On the wilful childless decision.

I read an article that was so compelling that the thought of coming to put up a post here in this long forgotten hole of a blog of mine formed up in my mind.

An immensely intense subject matter, the decision not to have kids. But because people want us to explain, for a variety of reasons. Some feel insecure because if they are going to abide by typical societal conventions, they need to have a certain number of fellow comrades by their side along for the painful ride. Some feel slighted because they are worried you’ve gone ‘cooler’ than them. Some feel worried that you’re going to miss out on something huge in the journey of life because there is no other thing that’s comparable to the love between a parent and a child.

People demand explanations when you do things out of the typical social path. In my opinion, too few people ask, “Why are you having kids?”. (Don’t you feel sometimes that that is the more important question to ask?)

People want an explanation that would allow you to justify your reasons to stay childless, though I am not sure they have the capacity within them to comprehend or understand.

Based on the following quote alone, I can be quite sure this book will be one for the kill.

Those of us who choose not to become parents are a bit like Unitarians or nonnative Californians; we tend to arrive at our destination via our own meandering, sometimes agonizing paths. Contrary to a lot of cultural assumptions, people who opt out of parenthood … are not a monolithic group. We are neither hedonists nor ascetics. We bear no worse psychological scars from our own upbringings than most people who have kids. We do not hate children (and it still amazes me that this notion is given any credence). In fact, many of us devote quite a lot of energy to enriching the lives of other people’s children, which in turn enriches our own lives.

— Meghan Daum, Selfish, Shallow, and Self-Absorbed: Sixteen Writers on the Decision Not to Have Kids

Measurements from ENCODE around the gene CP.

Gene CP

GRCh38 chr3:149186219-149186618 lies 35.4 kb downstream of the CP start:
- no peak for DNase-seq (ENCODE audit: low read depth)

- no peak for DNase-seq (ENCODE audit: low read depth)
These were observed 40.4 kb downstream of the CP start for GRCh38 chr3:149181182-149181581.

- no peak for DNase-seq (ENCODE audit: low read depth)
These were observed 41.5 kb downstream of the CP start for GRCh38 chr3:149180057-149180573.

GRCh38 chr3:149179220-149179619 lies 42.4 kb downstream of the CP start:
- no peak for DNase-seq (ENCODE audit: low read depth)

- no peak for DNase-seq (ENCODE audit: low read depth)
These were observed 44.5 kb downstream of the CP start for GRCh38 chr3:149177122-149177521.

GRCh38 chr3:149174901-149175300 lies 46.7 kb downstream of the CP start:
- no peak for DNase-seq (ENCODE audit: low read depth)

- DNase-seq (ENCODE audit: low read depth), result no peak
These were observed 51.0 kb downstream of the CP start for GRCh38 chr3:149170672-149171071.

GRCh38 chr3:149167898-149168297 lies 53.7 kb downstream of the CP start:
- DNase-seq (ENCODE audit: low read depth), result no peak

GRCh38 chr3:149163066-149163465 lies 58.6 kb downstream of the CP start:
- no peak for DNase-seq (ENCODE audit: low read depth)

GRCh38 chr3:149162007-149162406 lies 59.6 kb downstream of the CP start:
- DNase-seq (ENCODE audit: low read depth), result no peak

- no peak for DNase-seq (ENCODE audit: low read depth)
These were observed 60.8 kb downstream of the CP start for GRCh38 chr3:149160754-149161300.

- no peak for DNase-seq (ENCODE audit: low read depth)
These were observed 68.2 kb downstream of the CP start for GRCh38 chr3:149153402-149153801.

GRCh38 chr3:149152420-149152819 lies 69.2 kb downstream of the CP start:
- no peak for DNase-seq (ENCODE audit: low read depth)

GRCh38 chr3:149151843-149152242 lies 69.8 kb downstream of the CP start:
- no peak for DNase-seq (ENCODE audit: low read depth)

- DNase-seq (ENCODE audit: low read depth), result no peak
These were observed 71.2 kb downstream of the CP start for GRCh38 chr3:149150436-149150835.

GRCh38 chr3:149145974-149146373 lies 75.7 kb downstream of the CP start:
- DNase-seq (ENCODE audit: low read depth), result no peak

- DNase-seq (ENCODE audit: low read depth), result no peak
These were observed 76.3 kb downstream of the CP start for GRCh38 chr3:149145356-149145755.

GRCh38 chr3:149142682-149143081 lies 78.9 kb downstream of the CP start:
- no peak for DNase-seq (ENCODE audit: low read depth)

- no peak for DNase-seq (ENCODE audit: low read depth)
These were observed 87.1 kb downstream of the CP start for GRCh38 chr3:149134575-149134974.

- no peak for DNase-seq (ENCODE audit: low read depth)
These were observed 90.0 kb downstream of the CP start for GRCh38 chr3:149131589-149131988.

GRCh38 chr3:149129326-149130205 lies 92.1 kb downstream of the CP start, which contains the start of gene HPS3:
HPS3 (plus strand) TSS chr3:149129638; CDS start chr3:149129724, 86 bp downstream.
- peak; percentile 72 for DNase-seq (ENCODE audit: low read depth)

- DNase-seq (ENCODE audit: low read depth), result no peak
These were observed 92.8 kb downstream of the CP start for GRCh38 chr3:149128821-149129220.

Because, you see, even though I am pretty certain about my stand to not have kids, I find it difficult to articulate the reasons, which bubble clearly in my mind, to others. I just know myself that I will not be the good mother that I want to be if I were to have kids and I would rather choose not to have kids than to consciously choose to have one just to see if I would in fact be a good mother. See how convoluted that becomes?

I am still in the midst of ploughing through the dictionary in search for the apt group of words that will congregate to explicate the mess of thoughts and feelings that roar through the opinions that are cooking up in my mind. But for now, maybe “self-knowledge” could be the next candidate, except I’m not so certain if it would be the best word to get through to most people. Do most people understand “self-knowledge”? Do most have enough self-knowledge to?

“It’s about time we stop mistaking self-knowledge for self-absorption — and realize that nobody has a monopoly on selfishness.”

— Meghan Daum, Selfish, Shallow, and Self-Absorbed: Sixteen Writers on the Decision Not to Have Kids

Exposition on this will have to be shelved on hold until I get my hands on the book.

Till then, hold off on releasing your kids on me.